It is important to know which etiologies are more common in cases of normal hearing and tinnitus because, when these patients visit a tinnitus clinic, more successful treatment outcomes may be achieved by preparing for more common causes in advance and first addressing these causes. Therefore, this study was performed to assess the identifiable audiological abnormalities and psychiatric problems in tinnitus patients with normal hearing.

2. Materials and methods

2.1. Patients and documented variables

The medical records of tinnitus patients who visited a tinnitus clinic at a tertiary university hospital between March 2020 and May 2022 were screened and reviewed. The inclusion criteria were all pure-tone threshold not exceeding 25 dB from 250 to 8 kHz and non-pulsatile subjective tinnitus. Exclusion criteria were as follows: brain malignancies; and neurological deficits. Based on review of medical records, we documented the patients' age, sex, accompanying symptoms (aural fullness, headache, dizziness, attention problems, temporomandibular/neck pain, sleep disturbance, and history of exposure to loud noise), accompanying diabetes mellitus, and/or hypertension.

The Tinnitus Handicap Inventory (THI) score was determined for all patients. THI score ≥38 was considered to indicate the presence of moderate distress. Psychiatric symptoms were assessed using several questionnaires, including Beck's Depression Inventory (BDI), Beck's Anxiety Inventory (BAI), and the Brief Encounter Psychosocial Instrument (BEPSI). Anxiety was considered present in cases with BAI score ≥22. Depression was defined as BDI score ≥16. BEPSI score ≥1.8 was taken to indicate the presence of stress.

2.2. Psychoacoustic tests and physical examinations

For audiological evaluation, pure-tone audiometry, speech audiometry, ABR, electrocochleography, and tinnitogram consisting of pitch (Hz), loudness (dB SL), and minimal masking levels (MMLs) were performed. The mean pure-tone hearing threshold was calculated as the arithmetic means of hearing at 0.5, 1, 2, and 4 Hz. For bilateral tinnitus, the hearing threshold of the right side was used to calculate the pure-tone threshold. DPOAE was measured using the Neuro-Audio system (Neurosoft, Ivanovo, Russia), and the presence of DPOAE was defined as a signal-to-noise-ratio > 6 dB at five of eight f2 frequencies up to 8 kHz. Click ABRs were recorded with Navigator Pro software (Biological Systems Co., Mundelein, IL, USA). The threshold of wave V and wave V amplitude at the 90-dB click stimulus were documented.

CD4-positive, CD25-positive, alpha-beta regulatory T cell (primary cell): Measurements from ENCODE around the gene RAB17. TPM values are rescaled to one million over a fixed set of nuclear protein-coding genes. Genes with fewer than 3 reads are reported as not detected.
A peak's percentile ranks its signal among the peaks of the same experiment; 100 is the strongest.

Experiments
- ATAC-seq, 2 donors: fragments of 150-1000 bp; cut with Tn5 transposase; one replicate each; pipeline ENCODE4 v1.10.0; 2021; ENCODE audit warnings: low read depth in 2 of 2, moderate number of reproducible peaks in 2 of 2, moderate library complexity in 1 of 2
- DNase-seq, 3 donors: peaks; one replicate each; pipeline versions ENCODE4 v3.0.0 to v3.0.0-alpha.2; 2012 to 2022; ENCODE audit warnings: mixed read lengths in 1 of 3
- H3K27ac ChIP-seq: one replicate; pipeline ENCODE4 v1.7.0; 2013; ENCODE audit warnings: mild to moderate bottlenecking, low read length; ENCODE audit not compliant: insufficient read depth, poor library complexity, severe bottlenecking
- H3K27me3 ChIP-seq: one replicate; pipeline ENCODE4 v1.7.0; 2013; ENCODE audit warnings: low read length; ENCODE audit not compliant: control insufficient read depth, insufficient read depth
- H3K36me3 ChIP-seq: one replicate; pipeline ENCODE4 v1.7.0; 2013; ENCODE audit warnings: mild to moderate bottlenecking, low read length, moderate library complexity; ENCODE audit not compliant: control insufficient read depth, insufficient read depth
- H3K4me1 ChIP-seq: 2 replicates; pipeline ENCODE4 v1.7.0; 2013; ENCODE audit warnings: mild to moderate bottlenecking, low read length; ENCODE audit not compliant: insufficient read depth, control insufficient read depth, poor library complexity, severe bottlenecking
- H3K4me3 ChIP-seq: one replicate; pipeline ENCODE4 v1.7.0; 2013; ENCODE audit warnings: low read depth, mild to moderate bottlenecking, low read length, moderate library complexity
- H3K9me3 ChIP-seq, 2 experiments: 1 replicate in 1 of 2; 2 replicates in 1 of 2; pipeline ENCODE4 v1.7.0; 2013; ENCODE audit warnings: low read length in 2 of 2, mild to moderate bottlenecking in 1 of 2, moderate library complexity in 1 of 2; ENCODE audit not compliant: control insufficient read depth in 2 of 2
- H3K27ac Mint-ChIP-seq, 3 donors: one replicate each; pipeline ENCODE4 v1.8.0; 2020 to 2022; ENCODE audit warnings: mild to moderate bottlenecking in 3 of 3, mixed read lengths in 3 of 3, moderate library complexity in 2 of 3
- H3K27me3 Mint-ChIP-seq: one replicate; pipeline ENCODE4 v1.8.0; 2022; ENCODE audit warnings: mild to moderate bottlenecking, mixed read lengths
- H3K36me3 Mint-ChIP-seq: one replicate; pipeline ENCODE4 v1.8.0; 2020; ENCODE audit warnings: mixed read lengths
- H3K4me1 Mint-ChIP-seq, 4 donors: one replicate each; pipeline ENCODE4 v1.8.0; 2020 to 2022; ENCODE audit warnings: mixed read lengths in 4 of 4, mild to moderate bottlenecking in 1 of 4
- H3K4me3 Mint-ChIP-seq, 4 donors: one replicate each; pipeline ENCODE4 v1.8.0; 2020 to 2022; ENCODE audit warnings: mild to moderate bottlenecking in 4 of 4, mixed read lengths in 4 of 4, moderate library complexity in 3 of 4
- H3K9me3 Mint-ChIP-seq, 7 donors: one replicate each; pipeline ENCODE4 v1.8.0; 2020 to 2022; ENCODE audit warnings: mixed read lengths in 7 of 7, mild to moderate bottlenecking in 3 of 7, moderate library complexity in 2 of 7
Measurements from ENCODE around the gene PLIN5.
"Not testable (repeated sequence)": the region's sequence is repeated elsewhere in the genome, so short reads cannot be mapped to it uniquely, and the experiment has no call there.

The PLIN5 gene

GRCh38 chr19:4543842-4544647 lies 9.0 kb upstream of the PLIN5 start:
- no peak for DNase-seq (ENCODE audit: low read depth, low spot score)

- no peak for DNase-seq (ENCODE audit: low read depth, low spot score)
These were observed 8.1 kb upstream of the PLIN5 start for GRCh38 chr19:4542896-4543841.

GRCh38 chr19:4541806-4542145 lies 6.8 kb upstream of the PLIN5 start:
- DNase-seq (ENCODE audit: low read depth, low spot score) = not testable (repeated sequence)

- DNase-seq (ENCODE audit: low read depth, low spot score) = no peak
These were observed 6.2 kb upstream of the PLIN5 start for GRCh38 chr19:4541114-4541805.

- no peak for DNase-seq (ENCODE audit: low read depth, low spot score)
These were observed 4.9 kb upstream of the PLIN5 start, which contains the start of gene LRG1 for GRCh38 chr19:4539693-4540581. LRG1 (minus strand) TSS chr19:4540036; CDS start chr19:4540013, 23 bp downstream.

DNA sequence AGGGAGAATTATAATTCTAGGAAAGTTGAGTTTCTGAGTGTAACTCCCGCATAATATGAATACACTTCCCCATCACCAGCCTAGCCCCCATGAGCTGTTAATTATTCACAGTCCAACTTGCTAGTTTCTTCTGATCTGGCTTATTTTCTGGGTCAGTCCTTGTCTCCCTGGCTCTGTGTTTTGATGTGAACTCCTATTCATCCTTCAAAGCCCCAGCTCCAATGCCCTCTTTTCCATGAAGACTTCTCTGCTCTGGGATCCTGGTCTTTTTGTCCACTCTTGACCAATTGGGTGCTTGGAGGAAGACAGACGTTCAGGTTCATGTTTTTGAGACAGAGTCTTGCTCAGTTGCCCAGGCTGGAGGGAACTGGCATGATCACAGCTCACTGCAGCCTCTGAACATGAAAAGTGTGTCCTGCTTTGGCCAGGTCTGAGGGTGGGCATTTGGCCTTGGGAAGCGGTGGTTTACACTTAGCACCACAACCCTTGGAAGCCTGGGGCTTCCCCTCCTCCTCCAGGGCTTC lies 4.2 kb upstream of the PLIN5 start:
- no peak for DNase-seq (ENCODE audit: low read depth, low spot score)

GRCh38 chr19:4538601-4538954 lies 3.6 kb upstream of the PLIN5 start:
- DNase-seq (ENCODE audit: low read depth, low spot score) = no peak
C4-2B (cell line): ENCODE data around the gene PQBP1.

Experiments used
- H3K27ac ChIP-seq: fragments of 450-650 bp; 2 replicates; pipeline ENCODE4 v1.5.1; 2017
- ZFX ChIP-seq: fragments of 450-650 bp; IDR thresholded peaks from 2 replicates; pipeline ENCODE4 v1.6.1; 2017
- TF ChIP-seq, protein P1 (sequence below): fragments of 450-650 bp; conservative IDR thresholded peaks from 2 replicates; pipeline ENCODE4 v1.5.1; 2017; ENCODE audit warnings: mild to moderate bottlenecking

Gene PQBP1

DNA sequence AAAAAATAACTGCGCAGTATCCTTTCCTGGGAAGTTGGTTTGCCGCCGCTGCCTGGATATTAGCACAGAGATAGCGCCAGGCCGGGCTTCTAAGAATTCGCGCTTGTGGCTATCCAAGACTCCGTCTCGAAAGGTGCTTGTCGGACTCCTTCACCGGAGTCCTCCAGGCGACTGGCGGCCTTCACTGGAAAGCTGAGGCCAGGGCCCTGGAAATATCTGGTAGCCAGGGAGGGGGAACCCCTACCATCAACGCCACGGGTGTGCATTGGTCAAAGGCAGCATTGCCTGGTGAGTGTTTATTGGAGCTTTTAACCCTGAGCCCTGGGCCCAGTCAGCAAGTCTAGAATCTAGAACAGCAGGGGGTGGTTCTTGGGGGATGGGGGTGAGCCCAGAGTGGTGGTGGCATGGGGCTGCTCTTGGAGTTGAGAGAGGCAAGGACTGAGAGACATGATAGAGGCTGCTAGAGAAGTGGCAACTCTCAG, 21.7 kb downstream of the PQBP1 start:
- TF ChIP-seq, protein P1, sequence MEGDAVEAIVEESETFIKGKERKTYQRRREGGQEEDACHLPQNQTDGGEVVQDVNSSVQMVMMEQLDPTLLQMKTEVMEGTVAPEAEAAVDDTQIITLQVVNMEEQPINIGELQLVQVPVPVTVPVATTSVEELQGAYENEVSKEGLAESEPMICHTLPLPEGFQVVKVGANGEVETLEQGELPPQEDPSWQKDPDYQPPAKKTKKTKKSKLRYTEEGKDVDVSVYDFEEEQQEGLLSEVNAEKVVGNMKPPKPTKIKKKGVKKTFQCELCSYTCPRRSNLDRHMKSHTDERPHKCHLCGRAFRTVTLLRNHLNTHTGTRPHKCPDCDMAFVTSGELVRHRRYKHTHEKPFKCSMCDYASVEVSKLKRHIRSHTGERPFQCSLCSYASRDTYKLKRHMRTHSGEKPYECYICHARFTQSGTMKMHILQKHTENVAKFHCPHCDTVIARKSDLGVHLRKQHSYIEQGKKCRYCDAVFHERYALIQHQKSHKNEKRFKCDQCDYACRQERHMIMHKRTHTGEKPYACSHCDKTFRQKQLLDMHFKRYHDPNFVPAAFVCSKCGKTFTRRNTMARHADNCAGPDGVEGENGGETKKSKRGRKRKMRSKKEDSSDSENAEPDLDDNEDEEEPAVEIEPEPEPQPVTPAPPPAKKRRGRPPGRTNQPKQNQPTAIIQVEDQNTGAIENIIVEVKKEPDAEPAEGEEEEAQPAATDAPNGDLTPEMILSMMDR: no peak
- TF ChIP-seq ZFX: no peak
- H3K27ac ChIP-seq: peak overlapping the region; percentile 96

A threshold exceeding 30 dBnHL was defined as an increased threshold of wave V of ABR (29). Decreased LDL was defined as LDL ≤ 90 dB at two or more frequencies (7). Increased SP/AP ratio was defined as a ratio ≥0.4 (30). EHFHL was defined as hearing threshold >15 dB in patients in their 20 s, 50 dB in those in their 30 s, 55 dB in those in their 40 s, 65 dB in those in their 50 s, and 75 dB in those in their 60 s (31).

Somatic modulation test was performed as described previously (32). Patients were considered to have positive somatic modulation if their tinnitus was modulated by at least one of the neck or jaw maneuvers.

2.3. Statistical analysis

Descriptive analysis was conducted to evaluate patient characteristics. Numerical data were compared between groups using Student's t-test. Pearson's correlation analysis was performed to analyze correlations between pairs of numerical variables. Binary logistic regression analysis with the ENTER method was performed to determine which abnormal findings significantly affected THI and tinnitus loudness. All analyses were performed using SPSS for Windows ver. 27.0 (IBM Corp., Armonk, NY, USA). In all analyses, p < 0.05 was taken to indicate statistical significance.

3. Results

3.1. Patient characteristics